Barb Wire was said to tame the wild west and end the free range. It was a technological break through that rearranged the way ag was conducted in large stretches of the United States. Barb wire is not alone in sweeping changes to ag. The moldboard plow, the Power Take Off, hydraulics, year-round cabs and GPS all have made dramatic changes to how ag operations perform.
Rural broadband will likely join the above list. The question is, when and will it come quick enough to benefit current operations. The USDA predicts a truly connected rural America could lead to an additional $50 million dollars per year for US Ag.
Broadband is defined as at least 25 megs per second download and 3 Megs upload. While only 1.5% of urban America does not have access to broadband, 24% of rural areas don’t have access to fixed broadband. Making that number worse, some studies say that the true number is nearly 50%. Microsoft says 162.8 Million people don’t have access to broadband and broadband doesn’t solve in field access problems.
A companion service, wireless 5G is a cornucopia of different tech platforms and process that work together to get greater bandwidth to a greater number of handheld and other devices. In addition to cell phones and handheld devices that we are familiar with, 5G will support base station antennas that will connect devices directly, using more of the radio spectrum. Mesh networks are also incorporated which will help data flow from one device to another that works well for devices with steady power and are always on. Field sensors and devices that stay asleep don’t perform well in the mesh. It looks like 5G will be a better boon for urban areas over rural applications.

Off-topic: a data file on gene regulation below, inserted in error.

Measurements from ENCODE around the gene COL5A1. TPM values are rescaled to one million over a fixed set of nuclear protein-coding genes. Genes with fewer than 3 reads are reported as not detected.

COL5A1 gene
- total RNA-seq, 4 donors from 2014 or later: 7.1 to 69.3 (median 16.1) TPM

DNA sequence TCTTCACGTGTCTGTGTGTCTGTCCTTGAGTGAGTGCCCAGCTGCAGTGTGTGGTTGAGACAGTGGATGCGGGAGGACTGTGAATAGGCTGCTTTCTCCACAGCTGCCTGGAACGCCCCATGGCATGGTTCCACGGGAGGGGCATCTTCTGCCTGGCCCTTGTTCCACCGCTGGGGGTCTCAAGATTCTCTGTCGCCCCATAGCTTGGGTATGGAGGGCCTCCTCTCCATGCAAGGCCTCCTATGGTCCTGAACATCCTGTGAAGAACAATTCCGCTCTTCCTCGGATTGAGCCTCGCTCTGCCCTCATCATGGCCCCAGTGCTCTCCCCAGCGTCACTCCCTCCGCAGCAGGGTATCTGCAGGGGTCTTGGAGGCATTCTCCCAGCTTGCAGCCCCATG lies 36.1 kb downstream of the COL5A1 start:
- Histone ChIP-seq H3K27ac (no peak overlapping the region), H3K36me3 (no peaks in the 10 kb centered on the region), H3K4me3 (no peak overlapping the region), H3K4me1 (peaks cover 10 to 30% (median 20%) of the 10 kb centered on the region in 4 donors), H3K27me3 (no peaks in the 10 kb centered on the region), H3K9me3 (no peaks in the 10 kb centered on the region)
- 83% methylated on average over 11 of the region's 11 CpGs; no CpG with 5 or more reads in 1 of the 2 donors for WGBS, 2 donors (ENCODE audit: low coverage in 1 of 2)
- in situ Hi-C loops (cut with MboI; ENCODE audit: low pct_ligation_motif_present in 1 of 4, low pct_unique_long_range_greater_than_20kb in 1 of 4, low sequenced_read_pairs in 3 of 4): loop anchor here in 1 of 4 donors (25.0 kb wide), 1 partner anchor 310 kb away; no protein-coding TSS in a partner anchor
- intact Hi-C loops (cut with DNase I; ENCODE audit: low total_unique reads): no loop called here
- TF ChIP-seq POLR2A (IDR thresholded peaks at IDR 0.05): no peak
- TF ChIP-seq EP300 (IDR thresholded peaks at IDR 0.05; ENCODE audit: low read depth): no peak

How did we get there? It used to be acceptable that an internet company could report a census block had access to broadband service if they could show one home in given block had service. In the rural spots, those blocks are up to 250 square miles. One wealthy neighbor who has to have Japanese amine delivered to their door could skew the reporting.
What are the steps that the law is taking to support this growth potential? The FCC has advanced over $20 million in funding for rural broad band connectivity. Specifically, the Rural Digital Opportunity fund is designed to put internet infrastructure in 45 states and over 700,000 homes.
The impact on ag is not only in being able to stream movies like the urban areas and check the markets, but connectivity in the fields is a key component of artificial intelligence applications like automated operations. This is because the intelligence network relies upon cloud-based data and mainframes. Losing service because of connectivity is a dangerous proposition that artificial intelligence operators can’t risk.
As law makers allocate dollars to breach the digital divide, the type of purchase is as important to success of the ag operation as choosing between high tensile, three barb or five barb wire.